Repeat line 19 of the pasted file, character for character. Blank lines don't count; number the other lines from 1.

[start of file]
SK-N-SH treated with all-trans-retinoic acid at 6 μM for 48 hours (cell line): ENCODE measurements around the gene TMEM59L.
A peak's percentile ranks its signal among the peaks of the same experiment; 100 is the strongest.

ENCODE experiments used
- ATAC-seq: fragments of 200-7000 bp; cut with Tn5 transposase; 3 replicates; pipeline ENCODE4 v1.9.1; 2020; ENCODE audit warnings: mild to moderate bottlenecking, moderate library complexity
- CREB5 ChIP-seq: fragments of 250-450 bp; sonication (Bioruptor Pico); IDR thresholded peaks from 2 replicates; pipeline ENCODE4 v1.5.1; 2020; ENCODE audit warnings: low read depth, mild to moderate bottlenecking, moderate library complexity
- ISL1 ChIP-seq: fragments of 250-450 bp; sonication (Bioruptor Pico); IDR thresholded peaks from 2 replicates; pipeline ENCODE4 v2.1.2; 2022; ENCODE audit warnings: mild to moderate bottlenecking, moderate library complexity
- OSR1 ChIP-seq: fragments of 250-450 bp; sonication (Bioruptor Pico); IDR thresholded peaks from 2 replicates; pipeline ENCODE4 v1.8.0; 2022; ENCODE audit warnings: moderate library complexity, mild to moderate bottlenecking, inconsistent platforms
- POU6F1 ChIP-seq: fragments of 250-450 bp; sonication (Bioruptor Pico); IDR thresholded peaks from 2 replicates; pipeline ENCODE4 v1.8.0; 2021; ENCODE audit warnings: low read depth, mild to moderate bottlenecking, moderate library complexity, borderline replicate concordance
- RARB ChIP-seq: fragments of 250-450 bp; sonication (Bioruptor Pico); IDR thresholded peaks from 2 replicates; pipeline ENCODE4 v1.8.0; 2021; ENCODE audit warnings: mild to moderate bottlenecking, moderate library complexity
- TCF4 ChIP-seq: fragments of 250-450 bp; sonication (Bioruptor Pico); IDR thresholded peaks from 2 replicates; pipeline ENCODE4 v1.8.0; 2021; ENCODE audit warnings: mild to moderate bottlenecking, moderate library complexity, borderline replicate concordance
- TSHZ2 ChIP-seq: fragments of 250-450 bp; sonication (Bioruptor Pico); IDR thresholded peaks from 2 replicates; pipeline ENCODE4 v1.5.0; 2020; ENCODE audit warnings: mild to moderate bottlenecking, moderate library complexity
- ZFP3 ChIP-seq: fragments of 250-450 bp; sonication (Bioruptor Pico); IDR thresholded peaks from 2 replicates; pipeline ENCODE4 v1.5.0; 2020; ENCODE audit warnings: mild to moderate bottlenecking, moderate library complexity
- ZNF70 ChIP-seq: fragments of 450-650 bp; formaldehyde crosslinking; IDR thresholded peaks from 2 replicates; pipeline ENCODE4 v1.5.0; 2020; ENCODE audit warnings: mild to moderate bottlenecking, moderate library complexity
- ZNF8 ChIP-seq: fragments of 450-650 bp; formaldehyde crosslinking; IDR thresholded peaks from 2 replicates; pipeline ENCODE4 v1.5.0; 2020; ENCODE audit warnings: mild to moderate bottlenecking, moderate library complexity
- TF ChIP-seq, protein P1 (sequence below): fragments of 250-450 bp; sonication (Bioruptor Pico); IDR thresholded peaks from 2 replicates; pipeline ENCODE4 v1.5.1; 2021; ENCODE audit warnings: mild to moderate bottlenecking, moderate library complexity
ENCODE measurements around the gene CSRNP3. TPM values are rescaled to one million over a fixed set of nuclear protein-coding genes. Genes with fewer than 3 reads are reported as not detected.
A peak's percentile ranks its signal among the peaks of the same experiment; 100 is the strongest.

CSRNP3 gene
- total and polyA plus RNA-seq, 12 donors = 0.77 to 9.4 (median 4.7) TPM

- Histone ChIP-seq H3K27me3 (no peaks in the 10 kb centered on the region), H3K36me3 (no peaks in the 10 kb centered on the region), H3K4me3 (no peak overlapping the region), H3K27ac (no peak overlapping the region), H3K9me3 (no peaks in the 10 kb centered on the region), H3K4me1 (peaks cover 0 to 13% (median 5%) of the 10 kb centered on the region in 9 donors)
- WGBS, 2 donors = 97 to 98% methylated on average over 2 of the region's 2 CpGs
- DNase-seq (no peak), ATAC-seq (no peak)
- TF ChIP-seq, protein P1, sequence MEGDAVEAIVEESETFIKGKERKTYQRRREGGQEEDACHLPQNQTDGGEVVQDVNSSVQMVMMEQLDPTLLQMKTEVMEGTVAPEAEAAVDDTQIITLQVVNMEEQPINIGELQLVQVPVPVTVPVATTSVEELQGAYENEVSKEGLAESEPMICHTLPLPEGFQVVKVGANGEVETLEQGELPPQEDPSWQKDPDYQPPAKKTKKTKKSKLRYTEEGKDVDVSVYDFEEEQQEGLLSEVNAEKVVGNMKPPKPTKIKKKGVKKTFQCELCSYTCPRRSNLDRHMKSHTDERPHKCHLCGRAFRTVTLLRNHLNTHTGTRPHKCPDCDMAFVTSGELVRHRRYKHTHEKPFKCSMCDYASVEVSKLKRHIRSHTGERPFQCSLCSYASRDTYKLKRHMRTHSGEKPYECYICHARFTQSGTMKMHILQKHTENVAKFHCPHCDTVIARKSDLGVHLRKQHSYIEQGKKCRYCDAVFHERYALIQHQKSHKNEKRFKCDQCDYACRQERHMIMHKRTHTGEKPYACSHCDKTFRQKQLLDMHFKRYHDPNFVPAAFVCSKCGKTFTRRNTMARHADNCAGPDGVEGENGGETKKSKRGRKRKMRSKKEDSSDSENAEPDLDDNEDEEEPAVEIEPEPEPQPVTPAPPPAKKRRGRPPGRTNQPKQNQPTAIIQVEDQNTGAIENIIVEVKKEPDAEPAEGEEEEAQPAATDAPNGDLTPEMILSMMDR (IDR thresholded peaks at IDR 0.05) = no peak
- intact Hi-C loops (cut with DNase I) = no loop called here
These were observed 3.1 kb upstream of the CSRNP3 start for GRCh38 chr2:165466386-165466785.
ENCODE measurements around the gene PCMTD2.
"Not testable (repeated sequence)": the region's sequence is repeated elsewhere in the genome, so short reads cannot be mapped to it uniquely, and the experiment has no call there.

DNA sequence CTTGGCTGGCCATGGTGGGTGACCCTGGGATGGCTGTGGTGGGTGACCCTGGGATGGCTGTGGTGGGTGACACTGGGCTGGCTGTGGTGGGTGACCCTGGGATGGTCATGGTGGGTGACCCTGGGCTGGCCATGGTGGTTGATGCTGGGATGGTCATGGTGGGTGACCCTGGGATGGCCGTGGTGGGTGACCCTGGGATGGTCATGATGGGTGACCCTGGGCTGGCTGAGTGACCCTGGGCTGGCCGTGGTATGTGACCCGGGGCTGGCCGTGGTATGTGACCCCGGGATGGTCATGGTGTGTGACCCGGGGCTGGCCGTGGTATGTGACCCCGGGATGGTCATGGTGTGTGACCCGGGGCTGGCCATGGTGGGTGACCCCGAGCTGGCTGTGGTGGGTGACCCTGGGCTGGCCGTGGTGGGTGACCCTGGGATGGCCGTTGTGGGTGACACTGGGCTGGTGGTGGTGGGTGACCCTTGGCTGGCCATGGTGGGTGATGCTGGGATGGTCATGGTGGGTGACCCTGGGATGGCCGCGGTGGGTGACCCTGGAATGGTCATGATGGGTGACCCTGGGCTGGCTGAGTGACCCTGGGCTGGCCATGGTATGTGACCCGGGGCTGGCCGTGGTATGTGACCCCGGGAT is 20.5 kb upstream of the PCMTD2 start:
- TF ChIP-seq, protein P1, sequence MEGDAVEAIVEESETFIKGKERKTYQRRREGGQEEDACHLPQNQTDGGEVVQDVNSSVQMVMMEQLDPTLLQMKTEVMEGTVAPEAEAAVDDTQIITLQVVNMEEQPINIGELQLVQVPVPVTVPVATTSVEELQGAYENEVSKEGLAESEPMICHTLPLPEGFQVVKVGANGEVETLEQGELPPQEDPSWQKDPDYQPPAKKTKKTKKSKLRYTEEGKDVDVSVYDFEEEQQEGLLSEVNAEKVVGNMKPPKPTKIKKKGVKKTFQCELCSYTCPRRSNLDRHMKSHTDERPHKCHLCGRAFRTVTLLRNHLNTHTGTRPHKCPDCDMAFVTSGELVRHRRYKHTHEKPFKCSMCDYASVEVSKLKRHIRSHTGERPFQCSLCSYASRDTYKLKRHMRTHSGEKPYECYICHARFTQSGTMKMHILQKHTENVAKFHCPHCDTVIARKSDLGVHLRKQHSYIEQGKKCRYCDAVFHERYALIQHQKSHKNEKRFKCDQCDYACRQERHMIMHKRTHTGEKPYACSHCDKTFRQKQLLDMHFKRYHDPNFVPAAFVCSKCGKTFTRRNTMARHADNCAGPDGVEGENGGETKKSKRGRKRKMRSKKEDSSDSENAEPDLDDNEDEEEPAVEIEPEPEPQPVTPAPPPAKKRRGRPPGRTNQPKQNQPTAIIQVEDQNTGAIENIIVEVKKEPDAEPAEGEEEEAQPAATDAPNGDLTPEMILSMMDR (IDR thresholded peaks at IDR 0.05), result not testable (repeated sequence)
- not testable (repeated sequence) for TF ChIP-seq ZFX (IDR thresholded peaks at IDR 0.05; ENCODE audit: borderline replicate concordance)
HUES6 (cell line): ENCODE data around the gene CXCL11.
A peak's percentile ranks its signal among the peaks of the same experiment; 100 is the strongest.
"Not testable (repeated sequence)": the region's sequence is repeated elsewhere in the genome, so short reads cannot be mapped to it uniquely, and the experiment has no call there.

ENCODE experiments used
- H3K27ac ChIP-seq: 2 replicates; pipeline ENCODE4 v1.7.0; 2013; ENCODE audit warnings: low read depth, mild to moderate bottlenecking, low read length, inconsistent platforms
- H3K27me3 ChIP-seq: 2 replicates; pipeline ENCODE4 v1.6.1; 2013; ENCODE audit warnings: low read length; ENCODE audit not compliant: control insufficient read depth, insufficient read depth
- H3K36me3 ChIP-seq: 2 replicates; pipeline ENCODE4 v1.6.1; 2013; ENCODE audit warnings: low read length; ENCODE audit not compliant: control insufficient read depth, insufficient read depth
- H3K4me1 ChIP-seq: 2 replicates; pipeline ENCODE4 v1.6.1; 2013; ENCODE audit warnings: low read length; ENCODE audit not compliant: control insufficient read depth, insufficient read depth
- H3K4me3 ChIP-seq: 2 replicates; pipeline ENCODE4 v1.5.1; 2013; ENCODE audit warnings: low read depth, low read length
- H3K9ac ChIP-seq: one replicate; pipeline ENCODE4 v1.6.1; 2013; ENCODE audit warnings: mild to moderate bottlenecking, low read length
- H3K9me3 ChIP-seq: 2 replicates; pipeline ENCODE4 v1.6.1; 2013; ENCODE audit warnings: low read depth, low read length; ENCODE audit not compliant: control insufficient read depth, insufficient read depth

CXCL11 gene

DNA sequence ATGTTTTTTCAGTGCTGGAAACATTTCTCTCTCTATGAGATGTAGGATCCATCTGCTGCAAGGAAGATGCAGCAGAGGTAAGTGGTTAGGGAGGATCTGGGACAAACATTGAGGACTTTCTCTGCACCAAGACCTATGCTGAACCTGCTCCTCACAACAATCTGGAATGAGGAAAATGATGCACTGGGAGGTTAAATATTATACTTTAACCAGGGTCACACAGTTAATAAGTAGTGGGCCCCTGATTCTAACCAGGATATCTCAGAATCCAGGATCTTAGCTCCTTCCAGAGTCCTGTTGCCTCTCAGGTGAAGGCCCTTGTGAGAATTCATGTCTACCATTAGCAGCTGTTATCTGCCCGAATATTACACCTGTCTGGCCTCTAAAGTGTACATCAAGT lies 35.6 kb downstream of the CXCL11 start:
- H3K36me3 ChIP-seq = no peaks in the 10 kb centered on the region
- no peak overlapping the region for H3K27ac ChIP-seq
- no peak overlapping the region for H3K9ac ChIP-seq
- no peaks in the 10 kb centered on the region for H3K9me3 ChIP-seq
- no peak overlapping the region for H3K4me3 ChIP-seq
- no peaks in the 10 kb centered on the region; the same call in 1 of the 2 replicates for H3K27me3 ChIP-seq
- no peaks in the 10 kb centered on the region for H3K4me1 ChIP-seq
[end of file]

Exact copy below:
- total and polyA plus RNA-seq, 12 donors = 0.77 to 9.4 (median 4.7) TPM